A few weeks ago very few people had ever heard of Rowan County, the residence of only 23,655 people bordering the Appalachian Mountains. There are many small towns across the country which can boast of more people. Ask a hundred people at random and I’ll wager that not many recognize the name of this county, but you can be sure that many will recognize its most famous (infamous) resident, Kim Davis. That’s right; she is the county clerk who was jailed for contempt of court when she refused to issue marriage licenses to gay couples.
At first I was perplexed as to why this woman was getting so much attention. All of the cable news channels and network news organizations had reporters and camera crews on location reporting on her every move. News anchors and talking heads endless discussed what she might or might not do next and whether or not she is justified in her stance she had taken. Mike Huckabee who was obviously busy running for President took time off the campaign trail to travel to Morehead, Kentucky, a booming metropolis of perhaps 7,000 people and county seat of Rowan County, in order to soak up some of the stray attention reflecting off of Mrs. Davis. You know that this tiny town has never come close to seeing a Presidential contender before, even one as desperate for attention as Mike Huckabee.
Now Davis says she never sought the national attention she has so generously received. Upon returning to work after being released from jail she said, “I never sought to be in this position, and I would much rather not have been placed in this position.” Yet, of all of the county officials authorized to issue marriage licenses in 3,007 counties across the United States, she is the only one who has defied a judge’s order by refusing to issue licenses to all same sex couples while continuing to issue them to everyone else who applied. There were many other county officials, especially in the South, who also disagreed with the Supreme Court ruling and sought legal remedies to support their position. However, they eventually they stood down when their legal options were exhausted and issued licenses to everyone, if allowed to do so by state law, a few ceased issuing licenses to everyone.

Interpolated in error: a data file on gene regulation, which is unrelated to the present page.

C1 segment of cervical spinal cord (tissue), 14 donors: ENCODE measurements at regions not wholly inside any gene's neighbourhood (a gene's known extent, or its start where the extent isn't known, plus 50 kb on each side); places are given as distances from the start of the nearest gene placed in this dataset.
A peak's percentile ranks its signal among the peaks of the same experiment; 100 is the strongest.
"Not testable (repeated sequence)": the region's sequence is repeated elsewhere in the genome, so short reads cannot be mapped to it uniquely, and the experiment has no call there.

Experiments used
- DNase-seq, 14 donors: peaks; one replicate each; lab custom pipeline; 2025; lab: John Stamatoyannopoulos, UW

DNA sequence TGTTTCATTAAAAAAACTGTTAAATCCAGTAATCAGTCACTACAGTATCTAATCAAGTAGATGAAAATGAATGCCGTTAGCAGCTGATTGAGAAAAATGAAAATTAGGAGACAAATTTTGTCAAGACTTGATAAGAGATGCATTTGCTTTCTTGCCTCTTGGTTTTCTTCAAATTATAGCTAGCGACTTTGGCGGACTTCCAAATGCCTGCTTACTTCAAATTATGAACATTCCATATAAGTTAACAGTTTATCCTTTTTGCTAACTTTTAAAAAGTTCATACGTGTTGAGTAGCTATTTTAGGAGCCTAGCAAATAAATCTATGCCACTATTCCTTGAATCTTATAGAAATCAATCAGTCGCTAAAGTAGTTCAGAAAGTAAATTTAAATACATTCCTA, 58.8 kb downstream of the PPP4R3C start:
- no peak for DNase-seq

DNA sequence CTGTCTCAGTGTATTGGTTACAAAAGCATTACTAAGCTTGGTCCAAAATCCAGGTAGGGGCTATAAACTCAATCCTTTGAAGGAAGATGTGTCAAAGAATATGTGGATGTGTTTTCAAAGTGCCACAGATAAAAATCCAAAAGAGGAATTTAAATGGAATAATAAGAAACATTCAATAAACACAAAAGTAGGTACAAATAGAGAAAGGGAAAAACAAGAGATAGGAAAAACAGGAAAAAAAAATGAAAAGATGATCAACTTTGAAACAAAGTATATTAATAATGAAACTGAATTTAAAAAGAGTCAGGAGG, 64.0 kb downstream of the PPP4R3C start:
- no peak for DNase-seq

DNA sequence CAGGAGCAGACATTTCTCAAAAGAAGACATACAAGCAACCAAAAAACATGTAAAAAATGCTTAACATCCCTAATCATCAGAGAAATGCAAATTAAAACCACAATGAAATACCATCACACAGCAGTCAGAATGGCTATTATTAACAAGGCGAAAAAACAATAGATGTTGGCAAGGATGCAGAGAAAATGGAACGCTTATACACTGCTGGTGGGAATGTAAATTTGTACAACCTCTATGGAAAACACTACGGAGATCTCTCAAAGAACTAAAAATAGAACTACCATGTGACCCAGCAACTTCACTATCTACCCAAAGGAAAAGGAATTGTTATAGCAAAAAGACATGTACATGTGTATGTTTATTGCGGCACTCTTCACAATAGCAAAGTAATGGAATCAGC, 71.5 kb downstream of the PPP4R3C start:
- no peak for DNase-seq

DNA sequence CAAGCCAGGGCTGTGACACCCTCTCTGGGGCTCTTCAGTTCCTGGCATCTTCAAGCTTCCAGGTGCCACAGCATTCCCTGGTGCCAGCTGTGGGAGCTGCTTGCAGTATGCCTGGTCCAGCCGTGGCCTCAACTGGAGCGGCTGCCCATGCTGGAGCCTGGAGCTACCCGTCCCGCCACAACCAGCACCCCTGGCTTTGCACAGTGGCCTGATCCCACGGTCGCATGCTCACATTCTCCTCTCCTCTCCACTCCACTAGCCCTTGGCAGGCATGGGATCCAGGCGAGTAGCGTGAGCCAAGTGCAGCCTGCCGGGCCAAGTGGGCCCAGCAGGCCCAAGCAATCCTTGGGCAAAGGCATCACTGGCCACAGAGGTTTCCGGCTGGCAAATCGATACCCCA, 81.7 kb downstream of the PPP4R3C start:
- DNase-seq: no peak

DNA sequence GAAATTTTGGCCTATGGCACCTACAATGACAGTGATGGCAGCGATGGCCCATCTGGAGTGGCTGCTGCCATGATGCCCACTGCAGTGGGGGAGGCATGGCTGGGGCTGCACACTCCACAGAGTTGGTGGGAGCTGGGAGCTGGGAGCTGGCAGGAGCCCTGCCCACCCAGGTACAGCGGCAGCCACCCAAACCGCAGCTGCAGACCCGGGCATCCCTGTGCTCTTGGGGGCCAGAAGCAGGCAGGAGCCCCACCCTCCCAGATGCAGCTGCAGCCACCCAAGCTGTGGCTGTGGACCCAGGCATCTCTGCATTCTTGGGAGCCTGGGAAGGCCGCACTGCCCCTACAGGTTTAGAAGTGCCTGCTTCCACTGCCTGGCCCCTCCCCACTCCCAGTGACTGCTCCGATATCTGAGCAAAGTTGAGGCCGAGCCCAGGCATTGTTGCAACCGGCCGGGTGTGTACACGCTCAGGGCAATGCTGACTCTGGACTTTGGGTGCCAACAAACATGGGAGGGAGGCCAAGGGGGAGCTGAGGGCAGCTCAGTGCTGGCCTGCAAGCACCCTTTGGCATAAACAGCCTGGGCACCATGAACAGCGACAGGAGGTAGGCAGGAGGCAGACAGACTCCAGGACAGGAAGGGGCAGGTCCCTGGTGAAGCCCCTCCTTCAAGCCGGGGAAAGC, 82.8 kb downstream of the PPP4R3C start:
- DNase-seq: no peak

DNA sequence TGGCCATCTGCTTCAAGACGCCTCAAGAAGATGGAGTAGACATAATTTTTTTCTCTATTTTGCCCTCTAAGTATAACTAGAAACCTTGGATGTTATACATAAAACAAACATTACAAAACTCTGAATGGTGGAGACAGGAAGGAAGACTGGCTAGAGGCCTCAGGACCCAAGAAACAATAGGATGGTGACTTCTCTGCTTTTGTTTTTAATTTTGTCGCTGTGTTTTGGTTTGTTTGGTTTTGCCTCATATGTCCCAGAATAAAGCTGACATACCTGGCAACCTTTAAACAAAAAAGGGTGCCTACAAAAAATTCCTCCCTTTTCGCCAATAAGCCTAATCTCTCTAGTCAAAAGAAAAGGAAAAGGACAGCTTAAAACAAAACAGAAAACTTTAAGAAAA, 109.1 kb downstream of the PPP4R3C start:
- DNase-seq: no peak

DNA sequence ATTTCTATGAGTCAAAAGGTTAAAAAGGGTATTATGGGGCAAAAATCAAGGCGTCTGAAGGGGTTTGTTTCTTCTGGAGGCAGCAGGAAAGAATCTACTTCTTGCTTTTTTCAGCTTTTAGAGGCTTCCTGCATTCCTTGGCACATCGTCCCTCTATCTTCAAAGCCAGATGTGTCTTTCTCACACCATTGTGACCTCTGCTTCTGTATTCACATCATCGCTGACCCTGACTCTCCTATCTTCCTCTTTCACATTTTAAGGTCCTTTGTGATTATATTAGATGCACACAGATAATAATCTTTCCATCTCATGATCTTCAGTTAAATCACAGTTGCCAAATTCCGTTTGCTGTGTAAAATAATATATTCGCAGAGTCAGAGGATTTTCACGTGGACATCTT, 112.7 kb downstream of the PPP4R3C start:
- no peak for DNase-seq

It was especially difficult to tell how much Davis hated the spotlight when she triumphantly walked out onto a platform in front of her supporters after being released from custody. She had a huge smile on her face and both of her arms were thrust into the air like the winner of an election. If she resented having Mike Huckabee hold one of her arms up like a boxing referee declaring the winner of fight, she tried very hard not to show it.
Yet you and I know about this obscure county clerk in an equally obscure county in the backwoods of Kentucky only because national news organizations were willing, no eager, to cover her story. You would be hard pressed to find a better example a very small news story blown all out of proposition by news organizations determined to attract viewers. Had Kim Davis refused out of conscious to issue marriage licenses to people who have been divorced, we would have probably never heard of her. Yet, in order to increase their ratings the TV networks made Davis a stand in for all of the Christian social conservatives who bitterly resent the Supreme Court’s ruling on same sex marriage. They also offered her up to the rest of us as an example of bigotry hiding beneath the veil of Christian beliefs. Both sides the debate gobbled their coverage up.
It is a sad fact is that this two bit county clerk in a town we never heard of got her week of fame because the news networks know this is the kind of story we want to see, whether it is important or not. That says as much about us as it does about them.